INFORMATION ON U.S. STATES
One could say that the most important mandate for the human species is to protect the future of the species. So when new research shows an alarming increase in fatal drug overdoses for pregnant and postpartum women, it serves as a warning sign that fast action is needed to improve societal conditions.
Alcohol addiction and alcohol-related deaths have increased dramatically in recent years. Today, alcohol consumption is one of the leading causes of preventable death in the United States. Yet, unlike the opioid epidemic, alcohol misuse receives little attention. It’s time to recognize alcohol-related harm for what it is, an epidemic.
A recent Massachusetts study sought to determine which demographics have been hit hardest by the opioid crisis. As it turns out, mainly working-class, blue-collar residents in construction, agriculture, forestry, fishing, hunting, and industrial jobs have been affected the most. But does this data also reflect a national trend?
The presence of millions of counterfeit prescription drugs that actually contain fentanyl or other dangerous illicit drugs makes drug abuse more dangerous than ever. Just one pill can kill the unwary. We look at why and where this situation exists.
A March 2021 report published by the Centers for Disease Control and Prevention presented information suggesting fatal drug overdoses happen at a higher rate per capita in urban communities than in rural communities. But how can this be the case when urban communities generally have better access to healthcare services and addiction treatment than rural areas?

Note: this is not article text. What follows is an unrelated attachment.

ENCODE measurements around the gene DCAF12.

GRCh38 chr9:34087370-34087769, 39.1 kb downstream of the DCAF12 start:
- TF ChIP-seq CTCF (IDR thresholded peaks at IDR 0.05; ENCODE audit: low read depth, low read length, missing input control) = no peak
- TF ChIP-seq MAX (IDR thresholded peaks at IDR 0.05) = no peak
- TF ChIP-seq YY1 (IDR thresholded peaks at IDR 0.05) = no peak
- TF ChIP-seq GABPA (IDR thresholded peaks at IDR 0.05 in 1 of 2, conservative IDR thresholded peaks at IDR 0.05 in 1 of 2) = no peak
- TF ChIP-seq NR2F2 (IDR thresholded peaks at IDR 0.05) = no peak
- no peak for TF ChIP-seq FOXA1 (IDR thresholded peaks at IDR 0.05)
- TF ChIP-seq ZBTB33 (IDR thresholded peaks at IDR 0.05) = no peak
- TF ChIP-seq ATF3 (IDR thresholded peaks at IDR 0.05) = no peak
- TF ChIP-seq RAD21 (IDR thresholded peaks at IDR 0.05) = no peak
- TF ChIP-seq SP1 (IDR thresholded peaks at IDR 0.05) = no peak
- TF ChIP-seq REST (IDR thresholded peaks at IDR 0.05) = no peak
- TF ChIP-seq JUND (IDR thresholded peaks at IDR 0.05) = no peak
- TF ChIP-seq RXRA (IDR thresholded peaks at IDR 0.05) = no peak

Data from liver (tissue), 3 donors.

One of the most constant elements in the struggle to eliminate illicit drugs from American cities is the constant ability of drug trafficking organizations to change. They change the drugs they manufacture and traffic.
Every State in the Union addresses the drug abuse and addiction problems in its own way. And every State racks up huge costs in doing so. How much are we actually spending on this problem? And what is the financial burden for each working American?
We’re a long ways away from being “out of the woods“ when it comes to the opiate epidemic. In states like Ohio, the state with the highest number of opiate deaths in the nation, much work is left to do to combat the harmful effects of opioid addiction.
South Dakota tried to raise awareness of their meth problem with a controversial ad campaign. They definitely got attention, but it might not have been the attention they were looking for. And at the end of the day, what's really being done to address the drug problem in the state?
There have been many reports on the recent slight decline in American life expectancy in the last few years. Increased losses to substance abuse have been cited as the cause. We take a closer look at the reasons for this change.